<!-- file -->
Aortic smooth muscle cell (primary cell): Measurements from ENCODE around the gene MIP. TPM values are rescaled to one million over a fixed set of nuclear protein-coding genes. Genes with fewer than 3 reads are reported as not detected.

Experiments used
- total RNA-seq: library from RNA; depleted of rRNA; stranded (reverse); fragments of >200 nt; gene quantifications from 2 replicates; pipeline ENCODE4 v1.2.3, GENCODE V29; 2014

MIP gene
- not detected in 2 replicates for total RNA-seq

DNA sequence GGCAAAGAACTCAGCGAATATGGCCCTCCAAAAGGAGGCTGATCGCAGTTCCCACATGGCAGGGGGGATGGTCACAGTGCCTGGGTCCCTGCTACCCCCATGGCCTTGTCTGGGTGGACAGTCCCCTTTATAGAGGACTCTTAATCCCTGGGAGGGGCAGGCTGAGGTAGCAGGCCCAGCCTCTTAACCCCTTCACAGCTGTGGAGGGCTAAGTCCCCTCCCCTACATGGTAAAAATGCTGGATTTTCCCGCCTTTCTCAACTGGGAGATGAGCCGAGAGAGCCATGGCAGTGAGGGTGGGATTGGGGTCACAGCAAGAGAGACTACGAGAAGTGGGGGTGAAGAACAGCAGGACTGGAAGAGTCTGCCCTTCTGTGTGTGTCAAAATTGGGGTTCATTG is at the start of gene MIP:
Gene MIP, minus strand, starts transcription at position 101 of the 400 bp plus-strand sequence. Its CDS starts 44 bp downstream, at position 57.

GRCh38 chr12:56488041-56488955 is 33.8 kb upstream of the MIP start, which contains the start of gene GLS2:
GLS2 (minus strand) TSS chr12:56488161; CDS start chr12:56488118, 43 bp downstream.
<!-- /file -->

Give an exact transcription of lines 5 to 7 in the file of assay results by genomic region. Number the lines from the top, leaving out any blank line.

- not detected in 2 replicates for total RNA-seq

DNA sequence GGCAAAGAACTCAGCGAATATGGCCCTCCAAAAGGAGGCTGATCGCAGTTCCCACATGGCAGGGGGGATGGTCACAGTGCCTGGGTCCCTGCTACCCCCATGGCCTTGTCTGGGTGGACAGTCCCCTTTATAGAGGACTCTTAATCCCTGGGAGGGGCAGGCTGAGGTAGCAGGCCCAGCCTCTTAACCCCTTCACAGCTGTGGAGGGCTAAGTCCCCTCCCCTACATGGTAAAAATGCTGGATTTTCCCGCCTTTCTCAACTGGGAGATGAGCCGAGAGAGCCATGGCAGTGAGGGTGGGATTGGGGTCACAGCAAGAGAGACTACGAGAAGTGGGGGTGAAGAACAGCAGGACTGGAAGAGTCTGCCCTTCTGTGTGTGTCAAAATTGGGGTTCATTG is at the start of gene MIP:
Gene MIP, minus strand, starts transcription at position 101 of the 400 bp plus-strand sequence. Its CDS starts 44 bp downstream, at position 57.